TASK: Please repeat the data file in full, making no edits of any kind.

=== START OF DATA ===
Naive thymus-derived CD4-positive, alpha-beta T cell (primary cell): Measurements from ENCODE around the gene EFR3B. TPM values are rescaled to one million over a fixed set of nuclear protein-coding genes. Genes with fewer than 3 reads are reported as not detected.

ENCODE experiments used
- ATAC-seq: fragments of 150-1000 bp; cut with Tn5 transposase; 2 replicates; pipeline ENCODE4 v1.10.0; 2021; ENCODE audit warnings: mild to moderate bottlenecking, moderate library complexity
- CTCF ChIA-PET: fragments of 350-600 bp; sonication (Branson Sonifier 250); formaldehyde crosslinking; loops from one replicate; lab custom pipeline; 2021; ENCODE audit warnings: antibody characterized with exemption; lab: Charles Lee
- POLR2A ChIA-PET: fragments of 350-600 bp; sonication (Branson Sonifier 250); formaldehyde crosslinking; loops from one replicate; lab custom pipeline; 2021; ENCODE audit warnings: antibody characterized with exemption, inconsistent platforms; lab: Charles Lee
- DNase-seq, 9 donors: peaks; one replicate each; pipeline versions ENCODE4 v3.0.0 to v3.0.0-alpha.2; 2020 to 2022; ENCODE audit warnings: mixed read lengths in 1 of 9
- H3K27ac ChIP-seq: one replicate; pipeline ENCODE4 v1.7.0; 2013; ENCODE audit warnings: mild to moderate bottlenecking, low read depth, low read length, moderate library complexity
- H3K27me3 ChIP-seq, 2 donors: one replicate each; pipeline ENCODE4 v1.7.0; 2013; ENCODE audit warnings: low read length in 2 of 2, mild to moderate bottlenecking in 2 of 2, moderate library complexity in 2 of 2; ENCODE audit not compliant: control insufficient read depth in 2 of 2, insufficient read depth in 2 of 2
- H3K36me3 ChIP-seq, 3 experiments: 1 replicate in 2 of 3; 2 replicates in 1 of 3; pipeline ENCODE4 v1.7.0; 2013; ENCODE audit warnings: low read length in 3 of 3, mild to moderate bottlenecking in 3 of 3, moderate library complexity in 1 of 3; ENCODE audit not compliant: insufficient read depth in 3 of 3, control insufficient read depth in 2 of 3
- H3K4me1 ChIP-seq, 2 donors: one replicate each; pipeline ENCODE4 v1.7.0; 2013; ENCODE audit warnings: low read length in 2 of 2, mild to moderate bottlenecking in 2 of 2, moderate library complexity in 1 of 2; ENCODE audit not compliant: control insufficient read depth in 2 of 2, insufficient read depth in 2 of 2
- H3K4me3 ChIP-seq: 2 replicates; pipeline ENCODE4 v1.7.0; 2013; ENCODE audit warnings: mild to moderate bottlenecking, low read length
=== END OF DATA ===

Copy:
Naive thymus-derived CD4-positive, alpha-beta T cell (primary cell): Measurements from ENCODE around the gene EFR3B. TPM values are rescaled to one million over a fixed set of nuclear protein-coding genes. Genes with fewer than 3 reads are reported as not detected.

ENCODE experiments used
- ATAC-seq: fragments of 150-1000 bp; cut with Tn5 transposase; 2 replicates; pipeline ENCODE4 v1.10.0; 2021; ENCODE audit warnings: mild to moderate bottlenecking, moderate library complexity
- CTCF ChIA-PET: fragments of 350-600 bp; sonication (Branson Sonifier 250); formaldehyde crosslinking; loops from one replicate; lab custom pipeline; 2021; ENCODE audit warnings: antibody characterized with exemption; lab: Charles Lee
- POLR2A ChIA-PET: fragments of 350-600 bp; sonication (Branson Sonifier 250); formaldehyde crosslinking; loops from one replicate; lab custom pipeline; 2021; ENCODE audit warnings: antibody characterized with exemption, inconsistent platforms; lab: Charles Lee
- DNase-seq, 9 donors: peaks; one replicate each; pipeline versions ENCODE4 v3.0.0 to v3.0.0-alpha.2; 2020 to 2022; ENCODE audit warnings: mixed read lengths in 1 of 9
- H3K27ac ChIP-seq: one replicate; pipeline ENCODE4 v1.7.0; 2013; ENCODE audit warnings: mild to moderate bottlenecking, low read depth, low read length, moderate library complexity
- H3K27me3 ChIP-seq, 2 donors: one replicate each; pipeline ENCODE4 v1.7.0; 2013; ENCODE audit warnings: low read length in 2 of 2, mild to moderate bottlenecking in 2 of 2, moderate library complexity in 2 of 2; ENCODE audit not compliant: control insufficient read depth in 2 of 2, insufficient read depth in 2 of 2
- H3K36me3 ChIP-seq, 3 experiments: 1 replicate in 2 of 3; 2 replicates in 1 of 3; pipeline ENCODE4 v1.7.0; 2013; ENCODE audit warnings: low read length in 3 of 3, mild to moderate bottlenecking in 3 of 3, moderate library complexity in 1 of 3; ENCODE audit not compliant: insufficient read depth in 3 of 3, control insufficient read depth in 2 of 3
- H3K4me1 ChIP-seq, 2 donors: one replicate each; pipeline ENCODE4 v1.7.0; 2013; ENCODE audit warnings: low read length in 2 of 2, mild to moderate bottlenecking in 2 of 2, moderate library complexity in 1 of 2; ENCODE audit not compliant: control insufficient read depth in 2 of 2, insufficient read depth in 2 of 2
- H3K4me3 ChIP-seq: 2 replicates; pipeline ENCODE4 v1.7.0; 2013; ENCODE audit warnings: mild to moderate bottlenecking, low read length